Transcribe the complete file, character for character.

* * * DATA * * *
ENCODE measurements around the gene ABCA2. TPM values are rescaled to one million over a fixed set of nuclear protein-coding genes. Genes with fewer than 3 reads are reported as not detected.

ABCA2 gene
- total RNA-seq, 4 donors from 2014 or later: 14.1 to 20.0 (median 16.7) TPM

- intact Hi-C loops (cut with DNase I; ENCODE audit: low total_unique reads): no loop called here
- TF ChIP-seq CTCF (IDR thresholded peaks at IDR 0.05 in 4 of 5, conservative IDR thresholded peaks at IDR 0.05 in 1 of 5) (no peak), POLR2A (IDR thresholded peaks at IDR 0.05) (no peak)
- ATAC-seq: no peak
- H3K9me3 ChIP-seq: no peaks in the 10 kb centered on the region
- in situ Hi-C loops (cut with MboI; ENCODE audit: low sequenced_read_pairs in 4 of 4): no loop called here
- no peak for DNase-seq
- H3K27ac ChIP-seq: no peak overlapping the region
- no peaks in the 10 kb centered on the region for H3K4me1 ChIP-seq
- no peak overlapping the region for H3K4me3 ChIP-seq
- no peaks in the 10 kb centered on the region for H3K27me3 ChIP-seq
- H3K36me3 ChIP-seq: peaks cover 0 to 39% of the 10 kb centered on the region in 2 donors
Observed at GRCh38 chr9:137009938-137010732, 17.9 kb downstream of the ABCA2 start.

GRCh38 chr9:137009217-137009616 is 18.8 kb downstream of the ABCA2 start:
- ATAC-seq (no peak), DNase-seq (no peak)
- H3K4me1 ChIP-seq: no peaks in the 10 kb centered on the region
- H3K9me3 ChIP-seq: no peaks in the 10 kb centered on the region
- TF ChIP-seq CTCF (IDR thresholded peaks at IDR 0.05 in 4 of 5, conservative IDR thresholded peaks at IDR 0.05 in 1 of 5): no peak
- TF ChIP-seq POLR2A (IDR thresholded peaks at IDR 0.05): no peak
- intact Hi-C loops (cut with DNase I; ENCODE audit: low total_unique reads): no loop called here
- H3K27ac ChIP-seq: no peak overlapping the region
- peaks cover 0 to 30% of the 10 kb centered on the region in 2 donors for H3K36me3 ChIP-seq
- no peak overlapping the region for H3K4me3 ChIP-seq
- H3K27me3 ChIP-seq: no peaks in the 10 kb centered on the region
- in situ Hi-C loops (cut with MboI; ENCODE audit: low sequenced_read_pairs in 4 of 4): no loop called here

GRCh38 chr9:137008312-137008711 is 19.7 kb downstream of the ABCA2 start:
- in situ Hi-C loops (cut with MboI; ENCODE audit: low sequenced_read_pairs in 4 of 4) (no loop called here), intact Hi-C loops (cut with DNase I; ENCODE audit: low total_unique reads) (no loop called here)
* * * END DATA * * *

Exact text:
ENCODE measurements around the gene ABCA2. TPM values are rescaled to one million over a fixed set of nuclear protein-coding genes. Genes with fewer than 3 reads are reported as not detected.

ABCA2 gene
- total RNA-seq, 4 donors from 2014 or later: 14.1 to 20.0 (median 16.7) TPM

- intact Hi-C loops (cut with DNase I; ENCODE audit: low total_unique reads): no loop called here
- TF ChIP-seq CTCF (IDR thresholded peaks at IDR 0.05 in 4 of 5, conservative IDR thresholded peaks at IDR 0.05 in 1 of 5) (no peak), POLR2A (IDR thresholded peaks at IDR 0.05) (no peak)
- ATAC-seq: no peak
- H3K9me3 ChIP-seq: no peaks in the 10 kb centered on the region
- in situ Hi-C loops (cut with MboI; ENCODE audit: low sequenced_read_pairs in 4 of 4): no loop called here
- no peak for DNase-seq
- H3K27ac ChIP-seq: no peak overlapping the region
- no peaks in the 10 kb centered on the region for H3K4me1 ChIP-seq
- no peak overlapping the region for H3K4me3 ChIP-seq
- no peaks in the 10 kb centered on the region for H3K27me3 ChIP-seq
- H3K36me3 ChIP-seq: peaks cover 0 to 39% of the 10 kb centered on the region in 2 donors
Observed at GRCh38 chr9:137009938-137010732, 17.9 kb downstream of the ABCA2 start.

GRCh38 chr9:137009217-137009616 is 18.8 kb downstream of the ABCA2 start:
- ATAC-seq (no peak), DNase-seq (no peak)
- H3K4me1 ChIP-seq: no peaks in the 10 kb centered on the region
- H3K9me3 ChIP-seq: no peaks in the 10 kb centered on the region
- TF ChIP-seq CTCF (IDR thresholded peaks at IDR 0.05 in 4 of 5, conservative IDR thresholded peaks at IDR 0.05 in 1 of 5): no peak
- TF ChIP-seq POLR2A (IDR thresholded peaks at IDR 0.05): no peak
- intact Hi-C loops (cut with DNase I; ENCODE audit: low total_unique reads): no loop called here
- H3K27ac ChIP-seq: no peak overlapping the region
- peaks cover 0 to 30% of the 10 kb centered on the region in 2 donors for H3K36me3 ChIP-seq
- no peak overlapping the region for H3K4me3 ChIP-seq
- H3K27me3 ChIP-seq: no peaks in the 10 kb centered on the region
- in situ Hi-C loops (cut with MboI; ENCODE audit: low sequenced_read_pairs in 4 of 4): no loop called here

GRCh38 chr9:137008312-137008711 is 19.7 kb downstream of the ABCA2 start:
- in situ Hi-C loops (cut with MboI; ENCODE audit: low sequenced_read_pairs in 4 of 4) (no loop called here), intact Hi-C loops (cut with DNase I; ENCODE audit: low total_unique reads) (no loop called here)